If President Trump secures re-election next fall — a prospect growing less likely by the day — it won’t be because of his scintillating ability to staff his own government. On that score, he doesn’t seem to care.
Personnel is the Achilles’ heel of this presidency. Trump sometimes describes the goings-on in the administration as if he were still a bystander in the American power game. His retweet of a Jeffrey Epstein conspiracy theory this weekend is funny, but frustrating: to whom does the Department of Justice report, again?
The personnel issue is partly by design. The president prefers a lean, freewheeling staff, like he had at his personal business, a former senior administration official said. It’s the reason why he’s settled on his most anonymous chief of staff yet, Mick Mulvaney. If official Washington would let him get away with it, he’d have no chief at all.
This refusal to staff an administration along normal lines may be radical. It is more risky. Take the ambassador corps for example. I’m no process freak, but it seems reckless to have no man or woman in San Salvador, or Tegucigalpa, or Tbilisi, where war with Moscow could break out at any point, or Amman, a lynchpin of American Middle East statecraft, or Islamabad, capital of an unstable nuclear power. The latest out is Jon Huntsman, the man in Moscow. The word in Russia is to expect no official replacement at all, at least for some time, according to two people familiar with the matter.
Elsewhere, ideological commitment to the president’s mission offers no guarantee of success — in some instances, it can even be a negative indicator. A curious aspect of this presidency is that Trump shows no real loyalty to those who have been loyal to him. Here, indeed, Trump is like his predecessor: a former Barack Obama official told me that during the 2008-2009 transition, the best metric for predicting if a campaign staffer would get a job was who they worked for. If they came from the ’08 Hillary Clinton campaign, the view was, great, you’re credentialed. If you actually worked for Obama in the early days, you could be some kind of maniac. A similar logic seems to hold for Team Trump: or perhaps it’s just too hard to find true and able loyalists.
As it stands, former enemies have flourished. For instance, the influence of Ted Cruz’s world on this White House is well-established. Frank Gaffney, the iconoclastic think tanker, Ginni Thomas, wife of the Supreme Court justice, and the secretive Mercer family, are all former Cruz backers and all tight with this president. Imagine telling someone in 2016 than there would be near-zero political consequence for ‘Lyin’ Ted’ and his allies. Remarkable.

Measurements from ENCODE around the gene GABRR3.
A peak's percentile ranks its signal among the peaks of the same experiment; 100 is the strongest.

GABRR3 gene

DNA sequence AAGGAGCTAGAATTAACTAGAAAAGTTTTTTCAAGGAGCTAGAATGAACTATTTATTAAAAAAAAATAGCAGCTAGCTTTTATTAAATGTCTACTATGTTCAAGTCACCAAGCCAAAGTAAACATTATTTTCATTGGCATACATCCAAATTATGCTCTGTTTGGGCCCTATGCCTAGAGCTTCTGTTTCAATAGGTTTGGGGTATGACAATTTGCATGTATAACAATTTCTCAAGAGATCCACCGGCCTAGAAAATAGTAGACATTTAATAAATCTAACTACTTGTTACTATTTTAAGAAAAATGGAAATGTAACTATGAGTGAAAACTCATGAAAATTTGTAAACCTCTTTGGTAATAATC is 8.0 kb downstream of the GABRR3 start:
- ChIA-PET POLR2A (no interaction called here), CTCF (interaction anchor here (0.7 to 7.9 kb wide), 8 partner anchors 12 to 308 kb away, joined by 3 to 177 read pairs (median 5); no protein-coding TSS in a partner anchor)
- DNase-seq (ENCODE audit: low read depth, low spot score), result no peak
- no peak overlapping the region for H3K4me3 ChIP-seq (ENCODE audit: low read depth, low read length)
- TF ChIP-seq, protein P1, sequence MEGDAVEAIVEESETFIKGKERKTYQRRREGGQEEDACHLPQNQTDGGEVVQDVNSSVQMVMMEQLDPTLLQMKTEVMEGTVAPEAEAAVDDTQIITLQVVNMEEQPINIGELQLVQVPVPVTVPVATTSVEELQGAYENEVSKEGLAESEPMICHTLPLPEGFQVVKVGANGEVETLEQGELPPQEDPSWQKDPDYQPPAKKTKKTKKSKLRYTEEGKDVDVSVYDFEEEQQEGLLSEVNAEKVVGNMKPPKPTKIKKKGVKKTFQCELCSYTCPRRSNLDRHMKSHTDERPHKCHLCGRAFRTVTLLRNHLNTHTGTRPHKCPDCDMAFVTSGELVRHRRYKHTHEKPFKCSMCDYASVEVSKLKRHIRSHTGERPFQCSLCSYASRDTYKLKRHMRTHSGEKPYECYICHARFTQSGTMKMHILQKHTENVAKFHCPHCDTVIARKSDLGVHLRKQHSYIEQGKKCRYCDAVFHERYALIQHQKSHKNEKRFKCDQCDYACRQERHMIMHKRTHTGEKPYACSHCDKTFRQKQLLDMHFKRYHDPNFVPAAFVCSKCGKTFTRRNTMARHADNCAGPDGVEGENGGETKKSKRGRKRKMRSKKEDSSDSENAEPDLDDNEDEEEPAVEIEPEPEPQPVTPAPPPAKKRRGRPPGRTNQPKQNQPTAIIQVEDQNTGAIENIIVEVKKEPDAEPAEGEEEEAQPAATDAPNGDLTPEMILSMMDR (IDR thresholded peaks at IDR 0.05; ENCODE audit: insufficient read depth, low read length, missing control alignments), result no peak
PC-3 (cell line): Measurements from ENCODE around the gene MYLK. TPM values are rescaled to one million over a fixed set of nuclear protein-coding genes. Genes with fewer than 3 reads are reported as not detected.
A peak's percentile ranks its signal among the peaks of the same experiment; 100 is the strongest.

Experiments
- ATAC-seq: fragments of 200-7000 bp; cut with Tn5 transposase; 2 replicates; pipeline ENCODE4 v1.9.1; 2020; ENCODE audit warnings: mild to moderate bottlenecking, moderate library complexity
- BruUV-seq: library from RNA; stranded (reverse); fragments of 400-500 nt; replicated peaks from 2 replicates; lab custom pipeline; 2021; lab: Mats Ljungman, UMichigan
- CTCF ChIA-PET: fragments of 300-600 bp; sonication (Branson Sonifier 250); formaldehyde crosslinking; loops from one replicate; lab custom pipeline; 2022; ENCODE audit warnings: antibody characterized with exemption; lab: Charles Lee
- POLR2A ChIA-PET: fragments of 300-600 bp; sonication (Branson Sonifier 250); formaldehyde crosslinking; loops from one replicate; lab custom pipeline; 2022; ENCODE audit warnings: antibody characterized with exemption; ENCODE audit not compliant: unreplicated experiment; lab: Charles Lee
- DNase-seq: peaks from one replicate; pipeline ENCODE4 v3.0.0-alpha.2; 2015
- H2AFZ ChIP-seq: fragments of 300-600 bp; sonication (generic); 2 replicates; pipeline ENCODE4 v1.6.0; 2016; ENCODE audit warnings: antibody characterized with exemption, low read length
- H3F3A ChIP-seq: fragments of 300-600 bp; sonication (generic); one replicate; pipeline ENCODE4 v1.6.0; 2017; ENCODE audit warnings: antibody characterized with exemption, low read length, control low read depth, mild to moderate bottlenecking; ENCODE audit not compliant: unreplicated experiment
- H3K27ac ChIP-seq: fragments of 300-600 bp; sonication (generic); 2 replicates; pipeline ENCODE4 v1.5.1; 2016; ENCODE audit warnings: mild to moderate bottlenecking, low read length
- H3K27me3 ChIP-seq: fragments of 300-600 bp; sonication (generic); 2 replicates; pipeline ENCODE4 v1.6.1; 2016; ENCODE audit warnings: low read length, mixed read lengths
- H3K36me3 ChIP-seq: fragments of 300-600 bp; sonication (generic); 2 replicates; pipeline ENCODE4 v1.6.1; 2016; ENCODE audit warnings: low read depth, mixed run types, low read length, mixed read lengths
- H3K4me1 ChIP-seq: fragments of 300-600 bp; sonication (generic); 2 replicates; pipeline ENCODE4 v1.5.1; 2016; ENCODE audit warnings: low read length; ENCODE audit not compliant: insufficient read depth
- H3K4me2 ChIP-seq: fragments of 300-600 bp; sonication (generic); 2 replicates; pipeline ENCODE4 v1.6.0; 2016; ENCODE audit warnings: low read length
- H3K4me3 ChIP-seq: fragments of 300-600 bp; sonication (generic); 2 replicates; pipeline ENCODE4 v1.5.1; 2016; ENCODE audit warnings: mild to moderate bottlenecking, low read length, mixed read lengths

More surprising has been the continued influence of NeverTrumpers, especially in Mike Pompeo’s State Department. The recent firing of Kiron Skinner, the policy planning director popular among the president’s core supporters in Washington, was seen by some on the vaunted seventh floor as the latest establishment victory under Big Mike, an inevitable presidential contender. The State Department maintains that Skinner was ‘abusive.’ Even her adherents concede bizarre personal behavior.
Those unofficially in Trump’s orbit seem to matter more than the government salary class. With the economy at three percent unemployment and nearing three percent growth, and an approval rating above 40 percent, against all odds, getting through a massive governing program doesn’t seem to matter.
It’s been staring us in the face the whole time: for critical information, POTUS watches ‘the shows,’ he has said. President Trump has a shadow cabinet. He watches them on TV and then talks to them — less reality TV, more TV reality. Sean Hannity, Lou Dobbs, Tucker Carlson — these men shape the president’s thinking far more than any official.
Outsiders on our (or Trump’s) screens thrive, therefore. One figure on the up and up: Peter Thiel. The billionaire Google antagonist is increasingly shaping administration policy, urging a tougher line against Alphabet, Google’s parent company, and the Chinese. Artificial intelligence is the ‘crown jewel’ of Google’s research and development, Thiel told Fox’s Maria Bartiromo on Sunday. The company has repeatedly dealt with China, a society which is defined by ‘civil-military’ fusion, unlike the US. Such elite, corporate collaboration — working with a hostile foreign power over Washington — is ‘unprecedented,’ Thiel argued.
Another figure is on the mend: Steve Bannon, the former White House chief strategist, now mostly rehabilitated in the eyes of the 45th president. Bannon also appeared on Bartiromo’s show Sunday. Bannon’s been freelancing for hard-right prerogatives on the border since mid-July, only returning to Washington for a Monday meeting about Hong Kong. Bannon sounded a more partisan note than Thiel, telling Bartiromo that going after the president’s financial supporters, as Rep. Joaquin Castro did last week, is unacceptable. The always sneaky Bannon presents Trump not as a creature of pure chaos but as an almost Nixonian law and order figure (this is the candidate who resuscitated ‘Silent Majority,’ after all.) ‘You’re seeing now, elected officials, Democrats, that are starting to turn on private citizens that support President Trump,’ Bannon told Bartiromo. ‘This shows you the stability and order that Donald Trump represents, versus the chaos and anarchy of the Radical Left.’
In the dumps: Anthony Scaramucci, the ephemeral Trump associate, who told the press this weekend that the wheels are finally coming off and the Republicans should consider a change at the top of the ticket. Trump responded: ‘Anthony, who would do anything to come back in, should remember the only reason he is on TV, and it’s not for being the Mooch!’
Scoff all you will, the president is paying much more attention to these dynamics than to who his man in Rabat is.